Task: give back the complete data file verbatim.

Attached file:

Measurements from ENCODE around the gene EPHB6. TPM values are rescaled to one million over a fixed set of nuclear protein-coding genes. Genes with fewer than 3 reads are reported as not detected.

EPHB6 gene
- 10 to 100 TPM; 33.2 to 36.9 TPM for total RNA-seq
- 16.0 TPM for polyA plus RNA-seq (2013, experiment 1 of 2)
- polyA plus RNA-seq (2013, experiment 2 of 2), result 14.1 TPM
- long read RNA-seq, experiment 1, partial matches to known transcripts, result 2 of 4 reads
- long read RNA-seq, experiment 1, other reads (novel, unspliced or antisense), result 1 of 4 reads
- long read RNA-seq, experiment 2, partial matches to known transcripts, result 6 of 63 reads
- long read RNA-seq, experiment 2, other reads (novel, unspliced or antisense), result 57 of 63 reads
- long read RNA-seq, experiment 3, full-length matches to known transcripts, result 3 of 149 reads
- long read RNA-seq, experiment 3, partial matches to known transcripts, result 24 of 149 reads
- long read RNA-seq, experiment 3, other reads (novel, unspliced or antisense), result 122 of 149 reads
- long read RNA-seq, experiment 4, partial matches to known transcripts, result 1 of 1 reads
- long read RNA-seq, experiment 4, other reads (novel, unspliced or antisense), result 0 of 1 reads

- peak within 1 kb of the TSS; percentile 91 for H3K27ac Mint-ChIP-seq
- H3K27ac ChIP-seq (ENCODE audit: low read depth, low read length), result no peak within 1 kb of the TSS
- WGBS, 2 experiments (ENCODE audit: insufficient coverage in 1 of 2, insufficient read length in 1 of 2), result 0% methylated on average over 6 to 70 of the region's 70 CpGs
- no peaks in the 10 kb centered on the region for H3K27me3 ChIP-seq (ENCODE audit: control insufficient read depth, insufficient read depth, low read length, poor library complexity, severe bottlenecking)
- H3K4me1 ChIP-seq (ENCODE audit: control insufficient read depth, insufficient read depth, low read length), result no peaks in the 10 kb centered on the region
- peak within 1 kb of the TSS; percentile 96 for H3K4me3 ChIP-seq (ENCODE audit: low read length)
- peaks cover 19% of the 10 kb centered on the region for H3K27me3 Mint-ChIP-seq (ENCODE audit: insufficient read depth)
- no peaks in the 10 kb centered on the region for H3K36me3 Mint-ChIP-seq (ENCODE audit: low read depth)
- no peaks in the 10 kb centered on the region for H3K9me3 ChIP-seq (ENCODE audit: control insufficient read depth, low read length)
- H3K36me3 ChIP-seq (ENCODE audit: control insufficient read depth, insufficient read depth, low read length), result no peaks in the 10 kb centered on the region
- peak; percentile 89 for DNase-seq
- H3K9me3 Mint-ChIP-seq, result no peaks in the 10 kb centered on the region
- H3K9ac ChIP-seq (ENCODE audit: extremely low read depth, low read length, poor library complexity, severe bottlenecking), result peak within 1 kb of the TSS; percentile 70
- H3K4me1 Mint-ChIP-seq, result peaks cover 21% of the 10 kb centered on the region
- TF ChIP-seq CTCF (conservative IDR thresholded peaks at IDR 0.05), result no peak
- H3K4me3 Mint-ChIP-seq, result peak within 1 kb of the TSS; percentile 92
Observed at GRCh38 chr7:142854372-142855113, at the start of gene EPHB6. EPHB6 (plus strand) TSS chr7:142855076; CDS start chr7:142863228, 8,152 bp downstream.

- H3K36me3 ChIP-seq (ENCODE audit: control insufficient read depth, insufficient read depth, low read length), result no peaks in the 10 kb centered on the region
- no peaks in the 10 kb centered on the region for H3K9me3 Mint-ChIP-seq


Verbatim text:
Measurements from ENCODE around the gene EPHB6. TPM values are rescaled to one million over a fixed set of nuclear protein-coding genes. Genes with fewer than 3 reads are reported as not detected.

EPHB6 gene
- 10 to 100 TPM; 33.2 to 36.9 TPM for total RNA-seq
- 16.0 TPM for polyA plus RNA-seq (2013, experiment 1 of 2)
- polyA plus RNA-seq (2013, experiment 2 of 2), result 14.1 TPM
- long read RNA-seq, experiment 1, partial matches to known transcripts, result 2 of 4 reads
- long read RNA-seq, experiment 1, other reads (novel, unspliced or antisense), result 1 of 4 reads
- long read RNA-seq, experiment 2, partial matches to known transcripts, result 6 of 63 reads
- long read RNA-seq, experiment 2, other reads (novel, unspliced or antisense), result 57 of 63 reads
- long read RNA-seq, experiment 3, full-length matches to known transcripts, result 3 of 149 reads
- long read RNA-seq, experiment 3, partial matches to known transcripts, result 24 of 149 reads
- long read RNA-seq, experiment 3, other reads (novel, unspliced or antisense), result 122 of 149 reads
- long read RNA-seq, experiment 4, partial matches to known transcripts, result 1 of 1 reads
- long read RNA-seq, experiment 4, other reads (novel, unspliced or antisense), result 0 of 1 reads

- peak within 1 kb of the TSS; percentile 91 for H3K27ac Mint-ChIP-seq
- H3K27ac ChIP-seq (ENCODE audit: low read depth, low read length), result no peak within 1 kb of the TSS
- WGBS, 2 experiments (ENCODE audit: insufficient coverage in 1 of 2, insufficient read length in 1 of 2), result 0% methylated on average over 6 to 70 of the region's 70 CpGs
- no peaks in the 10 kb centered on the region for H3K27me3 ChIP-seq (ENCODE audit: control insufficient read depth, insufficient read depth, low read length, poor library complexity, severe bottlenecking)
- H3K4me1 ChIP-seq (ENCODE audit: control insufficient read depth, insufficient read depth, low read length), result no peaks in the 10 kb centered on the region
- peak within 1 kb of the TSS; percentile 96 for H3K4me3 ChIP-seq (ENCODE audit: low read length)
- peaks cover 19% of the 10 kb centered on the region for H3K27me3 Mint-ChIP-seq (ENCODE audit: insufficient read depth)
- no peaks in the 10 kb centered on the region for H3K36me3 Mint-ChIP-seq (ENCODE audit: low read depth)
- no peaks in the 10 kb centered on the region for H3K9me3 ChIP-seq (ENCODE audit: control insufficient read depth, low read length)
- H3K36me3 ChIP-seq (ENCODE audit: control insufficient read depth, insufficient read depth, low read length), result no peaks in the 10 kb centered on the region
- peak; percentile 89 for DNase-seq
- H3K9me3 Mint-ChIP-seq, result no peaks in the 10 kb centered on the region
- H3K9ac ChIP-seq (ENCODE audit: extremely low read depth, low read length, poor library complexity, severe bottlenecking), result peak within 1 kb of the TSS; percentile 70
- H3K4me1 Mint-ChIP-seq, result peaks cover 21% of the 10 kb centered on the region
- TF ChIP-seq CTCF (conservative IDR thresholded peaks at IDR 0.05), result no peak
- H3K4me3 Mint-ChIP-seq, result peak within 1 kb of the TSS; percentile 92
Observed at GRCh38 chr7:142854372-142855113, at the start of gene EPHB6. EPHB6 (plus strand) TSS chr7:142855076; CDS start chr7:142863228, 8,152 bp downstream.

- H3K36me3 ChIP-seq (ENCODE audit: control insufficient read depth, insufficient read depth, low read length), result no peaks in the 10 kb centered on the region
- no peaks in the 10 kb centered on the region for H3K9me3 Mint-ChIP-seq